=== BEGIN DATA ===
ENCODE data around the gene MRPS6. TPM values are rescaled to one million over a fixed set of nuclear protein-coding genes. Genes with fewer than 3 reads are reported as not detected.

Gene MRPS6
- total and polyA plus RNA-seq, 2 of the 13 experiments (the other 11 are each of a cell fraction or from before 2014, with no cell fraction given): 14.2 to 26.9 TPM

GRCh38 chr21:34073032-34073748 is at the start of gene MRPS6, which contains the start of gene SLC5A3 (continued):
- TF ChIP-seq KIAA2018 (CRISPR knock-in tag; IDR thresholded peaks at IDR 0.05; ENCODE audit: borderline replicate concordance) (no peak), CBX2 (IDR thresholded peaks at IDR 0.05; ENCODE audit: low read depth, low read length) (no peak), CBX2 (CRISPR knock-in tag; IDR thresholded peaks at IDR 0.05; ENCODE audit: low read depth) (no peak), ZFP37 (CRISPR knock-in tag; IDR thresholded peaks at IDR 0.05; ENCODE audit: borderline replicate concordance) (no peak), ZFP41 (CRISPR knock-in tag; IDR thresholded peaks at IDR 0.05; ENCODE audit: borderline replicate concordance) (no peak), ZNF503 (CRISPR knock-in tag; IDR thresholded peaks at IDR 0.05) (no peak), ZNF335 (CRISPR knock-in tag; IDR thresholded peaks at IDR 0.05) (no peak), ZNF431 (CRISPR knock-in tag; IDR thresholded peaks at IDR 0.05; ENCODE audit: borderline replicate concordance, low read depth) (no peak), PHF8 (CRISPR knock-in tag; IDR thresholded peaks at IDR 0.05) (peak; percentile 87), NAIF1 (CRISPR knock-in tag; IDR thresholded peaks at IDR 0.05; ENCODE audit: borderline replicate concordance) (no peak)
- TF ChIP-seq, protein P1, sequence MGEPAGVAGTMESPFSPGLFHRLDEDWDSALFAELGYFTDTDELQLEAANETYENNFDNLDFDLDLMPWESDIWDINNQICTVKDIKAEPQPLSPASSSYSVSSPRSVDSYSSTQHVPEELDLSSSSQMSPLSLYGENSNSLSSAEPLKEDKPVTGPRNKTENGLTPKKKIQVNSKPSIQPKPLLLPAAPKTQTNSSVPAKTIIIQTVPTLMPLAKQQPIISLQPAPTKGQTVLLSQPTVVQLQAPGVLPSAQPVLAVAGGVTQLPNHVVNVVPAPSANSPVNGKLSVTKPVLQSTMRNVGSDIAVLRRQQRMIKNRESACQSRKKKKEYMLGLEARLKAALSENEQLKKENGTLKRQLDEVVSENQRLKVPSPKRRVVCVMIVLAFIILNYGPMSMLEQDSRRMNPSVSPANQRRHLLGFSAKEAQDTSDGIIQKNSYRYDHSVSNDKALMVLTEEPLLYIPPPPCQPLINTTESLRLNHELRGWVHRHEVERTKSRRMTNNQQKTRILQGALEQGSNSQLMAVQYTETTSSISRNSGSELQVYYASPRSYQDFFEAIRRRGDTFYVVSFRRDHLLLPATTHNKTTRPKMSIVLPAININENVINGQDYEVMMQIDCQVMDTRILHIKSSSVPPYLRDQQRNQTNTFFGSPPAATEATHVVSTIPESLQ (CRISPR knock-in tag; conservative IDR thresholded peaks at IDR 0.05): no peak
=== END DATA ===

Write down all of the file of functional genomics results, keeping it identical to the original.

ENCODE data around the gene MRPS6. TPM values are rescaled to one million over a fixed set of nuclear protein-coding genes. Genes with fewer than 3 reads are reported as not detected.

Gene MRPS6
- total and polyA plus RNA-seq, 2 of the 13 experiments (the other 11 are each of a cell fraction or from before 2014, with no cell fraction given): 14.2 to 26.9 TPM

GRCh38 chr21:34073032-34073748 is at the start of gene MRPS6, which contains the start of gene SLC5A3 (continued):
- TF ChIP-seq KIAA2018 (CRISPR knock-in tag; IDR thresholded peaks at IDR 0.05; ENCODE audit: borderline replicate concordance) (no peak), CBX2 (IDR thresholded peaks at IDR 0.05; ENCODE audit: low read depth, low read length) (no peak), CBX2 (CRISPR knock-in tag; IDR thresholded peaks at IDR 0.05; ENCODE audit: low read depth) (no peak), ZFP37 (CRISPR knock-in tag; IDR thresholded peaks at IDR 0.05; ENCODE audit: borderline replicate concordance) (no peak), ZFP41 (CRISPR knock-in tag; IDR thresholded peaks at IDR 0.05; ENCODE audit: borderline replicate concordance) (no peak), ZNF503 (CRISPR knock-in tag; IDR thresholded peaks at IDR 0.05) (no peak), ZNF335 (CRISPR knock-in tag; IDR thresholded peaks at IDR 0.05) (no peak), ZNF431 (CRISPR knock-in tag; IDR thresholded peaks at IDR 0.05; ENCODE audit: borderline replicate concordance, low read depth) (no peak), PHF8 (CRISPR knock-in tag; IDR thresholded peaks at IDR 0.05) (peak; percentile 87), NAIF1 (CRISPR knock-in tag; IDR thresholded peaks at IDR 0.05; ENCODE audit: borderline replicate concordance) (no peak)
- TF ChIP-seq, protein P1, sequence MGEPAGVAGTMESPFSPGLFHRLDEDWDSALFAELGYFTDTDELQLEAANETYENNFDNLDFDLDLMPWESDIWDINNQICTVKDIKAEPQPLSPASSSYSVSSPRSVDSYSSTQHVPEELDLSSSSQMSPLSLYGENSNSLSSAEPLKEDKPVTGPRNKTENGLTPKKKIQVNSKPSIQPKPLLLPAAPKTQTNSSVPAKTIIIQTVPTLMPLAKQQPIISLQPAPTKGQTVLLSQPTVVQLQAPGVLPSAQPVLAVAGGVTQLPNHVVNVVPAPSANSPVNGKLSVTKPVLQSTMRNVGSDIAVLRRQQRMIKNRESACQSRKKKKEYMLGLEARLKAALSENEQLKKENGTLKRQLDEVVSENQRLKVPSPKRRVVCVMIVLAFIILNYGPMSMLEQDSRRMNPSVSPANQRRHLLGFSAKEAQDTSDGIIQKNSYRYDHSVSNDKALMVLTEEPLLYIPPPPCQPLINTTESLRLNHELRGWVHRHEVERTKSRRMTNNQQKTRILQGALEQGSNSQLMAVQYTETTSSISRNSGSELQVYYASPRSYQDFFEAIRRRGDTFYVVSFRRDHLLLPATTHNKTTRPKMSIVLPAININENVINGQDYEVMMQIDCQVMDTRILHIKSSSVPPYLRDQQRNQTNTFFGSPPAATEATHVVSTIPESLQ (CRISPR knock-in tag; conservative IDR thresholded peaks at IDR 0.05): no peak